Juhi Pawar

STUDENT – Representative on TREES Subcommittee

“I’m from, like, 30ish minutes away from Ann Arbor. When I was deciding where I wanted to come, I knew that I wanted a place that wouldn’t be too far away from, you know, my family and stuff like that. And then one thing that I also really liked about Michigan [was that they] did a great political science and public policy program. I was involved in student government at the state level at my high school. I also did a couple political internships and just talking to my local reps– It definitely made me realize that although people don’t talk to their reps often, they have true passion. [Working in local government] was really interesting, because all of us come from the same place, but we all have very different things that [we] want to see represented. 

[For example,] climate and sustainability has always been an interest of mine. It’s never been something that I necessarily was interested in studying, but it’s something that I feel like every person should be displaying commitment to over the course of their lives. Like, when I came here, I knew, it doesn’t have to be my major or anything, but I definitely want to involve myself in an activity where I promote sustainability. 

[Being a member of TREES] strengthened [my feelings around climate change] for sure. I think one thing about TREES I really like is that we don’t really waste time arguing about it, you know? ‘It’s like, is it happening? Is it not happening? How bad is it?’ doesn’t matter, as long as we take the steps to make change right now. And I like that every single meeting, we’re expected to come up with at least a couple of new ideas, and then work on ideas from the past meeting. So there’s always a sense of continuity, and I just really appreciate that.

“I think this is definitely basic [to say], but climate change is here. It’s happening. I just want everyone to acknowledge that, yes, this is happening. And just because it’s not a huge problem, yet, it will quickly become one. Everybody is facing this problem. Everybody’s going to face this inequity soon enough. And if you think that it’s not going to get to you, you’re in for a surprise, so I think it’s better to just–even if you’re not full-heartedly into it–don’t be that person who actively creates waste, or sets things back.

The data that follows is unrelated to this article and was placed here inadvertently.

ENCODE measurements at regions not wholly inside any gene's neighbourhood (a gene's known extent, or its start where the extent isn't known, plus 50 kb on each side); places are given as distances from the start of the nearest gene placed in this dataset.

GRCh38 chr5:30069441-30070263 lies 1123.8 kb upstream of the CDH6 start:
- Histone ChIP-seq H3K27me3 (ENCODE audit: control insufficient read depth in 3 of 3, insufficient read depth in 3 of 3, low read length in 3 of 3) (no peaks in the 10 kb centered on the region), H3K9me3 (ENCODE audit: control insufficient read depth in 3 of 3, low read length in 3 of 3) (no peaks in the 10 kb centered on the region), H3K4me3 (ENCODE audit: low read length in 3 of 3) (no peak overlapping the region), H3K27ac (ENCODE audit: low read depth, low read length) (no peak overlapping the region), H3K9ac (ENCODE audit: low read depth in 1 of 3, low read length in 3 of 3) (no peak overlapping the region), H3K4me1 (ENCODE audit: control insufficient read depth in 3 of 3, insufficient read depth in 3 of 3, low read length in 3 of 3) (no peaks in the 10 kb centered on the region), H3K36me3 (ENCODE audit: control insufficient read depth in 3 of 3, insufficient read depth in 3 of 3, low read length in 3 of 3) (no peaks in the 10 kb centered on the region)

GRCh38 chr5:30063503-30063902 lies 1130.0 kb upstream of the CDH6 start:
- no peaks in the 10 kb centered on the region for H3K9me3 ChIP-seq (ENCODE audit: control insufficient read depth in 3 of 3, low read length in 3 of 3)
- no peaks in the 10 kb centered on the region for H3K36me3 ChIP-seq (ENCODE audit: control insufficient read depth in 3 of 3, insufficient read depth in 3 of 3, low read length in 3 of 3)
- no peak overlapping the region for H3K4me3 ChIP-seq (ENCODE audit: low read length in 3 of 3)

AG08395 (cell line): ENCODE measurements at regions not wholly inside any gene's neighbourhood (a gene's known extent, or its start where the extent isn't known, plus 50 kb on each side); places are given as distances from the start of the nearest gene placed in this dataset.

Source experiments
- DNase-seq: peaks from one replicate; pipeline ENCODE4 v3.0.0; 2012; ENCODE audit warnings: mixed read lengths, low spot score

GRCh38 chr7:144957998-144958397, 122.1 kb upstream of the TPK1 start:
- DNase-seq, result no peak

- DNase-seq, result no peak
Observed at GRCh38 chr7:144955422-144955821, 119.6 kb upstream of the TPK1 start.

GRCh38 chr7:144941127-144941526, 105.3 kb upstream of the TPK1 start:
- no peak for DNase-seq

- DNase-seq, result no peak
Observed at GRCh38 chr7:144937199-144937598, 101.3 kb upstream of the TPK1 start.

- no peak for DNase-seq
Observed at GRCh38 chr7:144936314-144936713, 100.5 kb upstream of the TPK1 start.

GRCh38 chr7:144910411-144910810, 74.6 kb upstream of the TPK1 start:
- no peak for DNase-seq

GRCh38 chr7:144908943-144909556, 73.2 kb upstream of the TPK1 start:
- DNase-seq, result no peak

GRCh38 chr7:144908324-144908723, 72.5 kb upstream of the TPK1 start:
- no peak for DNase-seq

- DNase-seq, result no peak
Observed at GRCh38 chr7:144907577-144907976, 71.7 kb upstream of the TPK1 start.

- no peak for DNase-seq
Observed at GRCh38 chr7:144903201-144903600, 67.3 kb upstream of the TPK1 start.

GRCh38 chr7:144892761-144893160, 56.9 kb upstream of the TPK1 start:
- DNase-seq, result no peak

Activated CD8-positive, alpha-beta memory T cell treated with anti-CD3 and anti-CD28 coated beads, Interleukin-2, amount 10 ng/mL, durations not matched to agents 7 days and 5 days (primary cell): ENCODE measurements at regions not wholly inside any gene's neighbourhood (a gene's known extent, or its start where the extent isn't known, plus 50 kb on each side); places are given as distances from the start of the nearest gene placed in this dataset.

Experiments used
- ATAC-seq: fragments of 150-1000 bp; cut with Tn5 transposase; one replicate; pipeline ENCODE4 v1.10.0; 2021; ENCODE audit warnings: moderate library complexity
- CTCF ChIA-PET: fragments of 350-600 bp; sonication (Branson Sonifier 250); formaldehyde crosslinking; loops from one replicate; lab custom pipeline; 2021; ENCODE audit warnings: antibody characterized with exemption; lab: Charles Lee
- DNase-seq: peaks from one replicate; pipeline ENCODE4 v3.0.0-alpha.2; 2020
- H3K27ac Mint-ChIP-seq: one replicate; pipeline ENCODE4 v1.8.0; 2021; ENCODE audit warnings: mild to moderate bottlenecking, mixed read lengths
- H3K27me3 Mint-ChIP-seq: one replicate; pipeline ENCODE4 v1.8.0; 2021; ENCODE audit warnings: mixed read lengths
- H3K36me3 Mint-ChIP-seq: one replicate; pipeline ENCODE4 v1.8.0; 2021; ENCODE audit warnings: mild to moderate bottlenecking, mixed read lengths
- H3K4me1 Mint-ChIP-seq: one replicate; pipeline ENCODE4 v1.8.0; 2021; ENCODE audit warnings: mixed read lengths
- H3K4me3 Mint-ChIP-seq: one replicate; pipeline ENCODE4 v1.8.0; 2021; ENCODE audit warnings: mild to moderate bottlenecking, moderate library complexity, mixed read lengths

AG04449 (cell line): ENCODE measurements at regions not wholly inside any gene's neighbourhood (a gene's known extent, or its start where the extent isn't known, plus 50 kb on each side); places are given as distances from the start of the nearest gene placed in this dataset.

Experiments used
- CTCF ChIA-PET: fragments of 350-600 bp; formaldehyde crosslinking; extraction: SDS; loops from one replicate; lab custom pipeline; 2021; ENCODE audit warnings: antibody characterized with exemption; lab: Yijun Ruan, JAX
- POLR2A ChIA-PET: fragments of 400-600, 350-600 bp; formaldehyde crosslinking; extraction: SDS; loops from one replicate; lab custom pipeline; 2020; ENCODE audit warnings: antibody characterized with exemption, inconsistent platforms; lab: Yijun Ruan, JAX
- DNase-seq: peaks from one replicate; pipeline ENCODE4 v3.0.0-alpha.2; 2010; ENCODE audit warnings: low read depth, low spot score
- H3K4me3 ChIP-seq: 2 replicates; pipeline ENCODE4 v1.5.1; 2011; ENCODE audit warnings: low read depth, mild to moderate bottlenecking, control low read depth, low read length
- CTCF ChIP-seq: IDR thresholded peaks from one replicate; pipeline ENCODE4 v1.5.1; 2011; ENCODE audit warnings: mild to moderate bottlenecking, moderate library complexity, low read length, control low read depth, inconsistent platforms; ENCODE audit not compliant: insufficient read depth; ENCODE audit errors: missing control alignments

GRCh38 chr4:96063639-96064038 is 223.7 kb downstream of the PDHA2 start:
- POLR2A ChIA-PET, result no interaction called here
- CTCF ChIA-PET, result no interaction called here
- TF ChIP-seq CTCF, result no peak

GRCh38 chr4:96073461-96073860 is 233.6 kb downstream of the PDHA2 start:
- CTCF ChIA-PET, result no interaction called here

Back in high school, I watched the Leonardo DiCaprio documentary [Before the Flood]. His documentary, I think, focused specifically on the challenges that indigenous people are facing. You know, rising sea levels and stuff like that. For us, we might think, ‘oh, I can just pick up and move somewhere else,’ or, you know, ‘I won’t live long enough that that’s gonna be a problem.’ But this is threatening their everyday existence. And so I’m just thinking that it’s very ignorant, selfish to think, you know, ‘well, just because this isn’t a me problem–’ This is affecting people all around the world who have way less resources than we do and who deserve the right to be able to live on their native land and to be able to continue their lifestyles.

[Watching that documentary led to] a mental shift. It was like, I’ve been aware of what I’m doing, but I think it’s time to stop being just aware of my own actions and start joining organizations that are working to affect other people. It’s very great to keep doing things in your own individual life, but it means more when you touch other people’s lives, and you [start] a movement of people, because that’s what ends up helping the people who are facing inequity.

On a global scale, I would just want basic education for everyone. On a campus scale, I would want people to move past just basic education and start using their education to make practical impact. I think the other thing that I would share would be that, I know it’s cliche, but change starts with one person. Every single time one person changes their mind or learns something new and just joins a new club. It means a lot towards the people whose lives you end up impacting, because one person changing probably means that they’ll bring a friend with them, and then that friend will bring a friend. So it’s just this ripple effect. It’s very powerful. And I think a lot of people underestimate how much it does to just be the person to change the behavior first. You don’t have to wait for everyone else to do it.

As part of the LSA Year of Sustainability, LSA Dean’s Fellow Cherish Dean sat down with a range of students, staff, and faculty across the University to illustrate the various relationships people across campus already have to this work, to showcase ways people can get involved, and to highlight the reasons that this work should matter.

To view an abbreviated transcript of Cherish’s full conversation with Juhi, click here.

Cherish can be reached at cherishd@umich.edu. To contact the LSA Year of Sustainability Team as a whole, please contact sustainable-lsa@umich.edu

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